MS Access - Unmatched Query Wizard
In Access, there is another very useful wizard and that is Find Unmatched Query Wizard. The Find Unmatched Query Wizard creates a query that finds records or rows in one table that have no related records in another table.
As we have already discussed how data joins together in queries, and how most queries are looking for the matches between two or more tables.
This is the default join in Access, for example, if we design a query with two tables, tblCustomers and tblOrders, and join those two tables by the CustomerIDs, this query will return only the results that match. In other words, the customers who have placed orders.
There are times when we don't want to see the matches, for instance, we may not want to see any customer in our database — the customers who have not placed orders as yet.
- This is exactly what the find unmatched query does.
There are many other possible uses for this kind of query as well.
In our database, we can use it to see which authors have not yet written a project or you could use it to see which employees have not yet elected any health benefits. Let us now open your database which contains Customers and Orders table; go to the Create tab and click on the query wizard button.
Select the Find Unmatched Query Wizard and click Ok.
In this scenario, we will look out for those customers who have not placed an order. In the first screen it's asking which table or query contains the records you want in the query results.
We now want a list of customers from tblCustomers. Select that option and click Next.
In the following screen, you need to specify which table or query contains the related records. In other words, what table are you using to compare with the first one. For this, we need to find the ones that have not placed orders. We need to select the table that contains information on all orders — tblOrders. Now, click Next.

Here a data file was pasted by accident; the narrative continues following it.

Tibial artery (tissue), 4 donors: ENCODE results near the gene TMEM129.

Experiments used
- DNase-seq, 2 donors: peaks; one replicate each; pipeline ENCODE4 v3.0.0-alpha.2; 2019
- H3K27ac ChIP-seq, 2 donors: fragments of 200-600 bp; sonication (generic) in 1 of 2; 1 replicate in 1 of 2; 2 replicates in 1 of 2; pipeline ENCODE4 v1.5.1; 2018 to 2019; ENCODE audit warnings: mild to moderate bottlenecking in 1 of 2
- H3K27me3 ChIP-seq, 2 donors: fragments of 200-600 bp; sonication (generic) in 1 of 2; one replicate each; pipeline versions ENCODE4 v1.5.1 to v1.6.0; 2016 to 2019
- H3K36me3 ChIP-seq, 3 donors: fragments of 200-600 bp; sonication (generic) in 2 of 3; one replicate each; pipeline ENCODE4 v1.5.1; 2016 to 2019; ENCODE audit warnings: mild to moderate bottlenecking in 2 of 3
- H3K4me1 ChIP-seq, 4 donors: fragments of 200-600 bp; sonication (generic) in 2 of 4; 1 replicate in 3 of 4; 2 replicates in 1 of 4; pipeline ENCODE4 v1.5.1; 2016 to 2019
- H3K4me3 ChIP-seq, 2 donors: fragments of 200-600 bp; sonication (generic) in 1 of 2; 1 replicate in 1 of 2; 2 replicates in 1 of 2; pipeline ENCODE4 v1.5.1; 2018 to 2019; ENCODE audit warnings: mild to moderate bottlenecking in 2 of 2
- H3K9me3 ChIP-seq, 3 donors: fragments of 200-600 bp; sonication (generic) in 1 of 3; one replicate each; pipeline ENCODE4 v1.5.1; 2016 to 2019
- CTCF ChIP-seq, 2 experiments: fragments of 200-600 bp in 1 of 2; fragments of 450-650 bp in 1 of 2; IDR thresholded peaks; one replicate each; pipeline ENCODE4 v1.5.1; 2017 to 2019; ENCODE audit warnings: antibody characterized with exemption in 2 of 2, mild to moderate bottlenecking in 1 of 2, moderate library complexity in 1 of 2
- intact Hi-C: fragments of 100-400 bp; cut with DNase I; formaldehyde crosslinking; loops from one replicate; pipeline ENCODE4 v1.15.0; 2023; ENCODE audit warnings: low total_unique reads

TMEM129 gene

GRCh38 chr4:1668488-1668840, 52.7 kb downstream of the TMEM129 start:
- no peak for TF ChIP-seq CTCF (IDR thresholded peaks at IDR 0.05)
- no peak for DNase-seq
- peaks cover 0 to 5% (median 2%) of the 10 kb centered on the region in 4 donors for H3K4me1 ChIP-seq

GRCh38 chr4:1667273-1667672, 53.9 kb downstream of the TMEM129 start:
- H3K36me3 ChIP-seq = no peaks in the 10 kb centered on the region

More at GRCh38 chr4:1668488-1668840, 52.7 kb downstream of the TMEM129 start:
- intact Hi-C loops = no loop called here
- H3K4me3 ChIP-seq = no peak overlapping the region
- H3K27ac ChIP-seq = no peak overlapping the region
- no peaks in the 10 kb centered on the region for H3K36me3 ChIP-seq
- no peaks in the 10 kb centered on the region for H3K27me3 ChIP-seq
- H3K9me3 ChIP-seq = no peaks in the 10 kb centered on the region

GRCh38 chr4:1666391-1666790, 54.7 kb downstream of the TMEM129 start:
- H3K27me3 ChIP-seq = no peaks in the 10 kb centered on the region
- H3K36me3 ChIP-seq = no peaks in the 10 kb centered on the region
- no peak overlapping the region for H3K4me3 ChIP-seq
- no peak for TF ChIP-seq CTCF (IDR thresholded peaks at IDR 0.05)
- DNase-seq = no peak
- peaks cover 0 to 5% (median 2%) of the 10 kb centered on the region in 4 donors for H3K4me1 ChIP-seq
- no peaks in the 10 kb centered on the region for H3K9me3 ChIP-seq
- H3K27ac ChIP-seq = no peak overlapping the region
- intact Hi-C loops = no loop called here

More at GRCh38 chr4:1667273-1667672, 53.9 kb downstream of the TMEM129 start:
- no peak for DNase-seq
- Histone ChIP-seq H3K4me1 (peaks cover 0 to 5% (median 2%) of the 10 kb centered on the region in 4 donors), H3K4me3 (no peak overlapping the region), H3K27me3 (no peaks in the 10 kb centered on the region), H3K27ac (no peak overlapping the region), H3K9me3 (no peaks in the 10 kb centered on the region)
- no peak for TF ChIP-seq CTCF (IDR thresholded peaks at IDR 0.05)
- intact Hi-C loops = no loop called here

In the following screen, you need to specify which piece of information is in both tables.
- This will typically be some kind of primary key, foreign key, field, or relationship.
- If you have an existing relationship in your database, Access will select and match those fields for you.
- But, if you have other fields that you can join together, contain similar information, you can choose that here as well.
Here, we have CustID selected by default in both Fields in ‘tblCustomers’ and Fields in ‘tblOrders’. Now, click Next.
In the following screen, you can pick and choose the fields you want to see displayed in the query results.
Let us now select all the available fields and click on the double-headed arrow. This moves all the available fields over to the selected fields area. Now, click Next.
The last screen will allow you to choose a name for your query and click Finish.
Here we have one customer listed as that customer who has not placed an order with us yet.
You can also see how that query was created. For this, you need to go back to the Design View.
This wizard has created an Outer Join between tblCustomer and tblOrders and the Is Null criteria is added to the CustID from tblORders. This is to exclude certain records. In this case, it is the customers who have placed orders, or who have related information in tblOrders.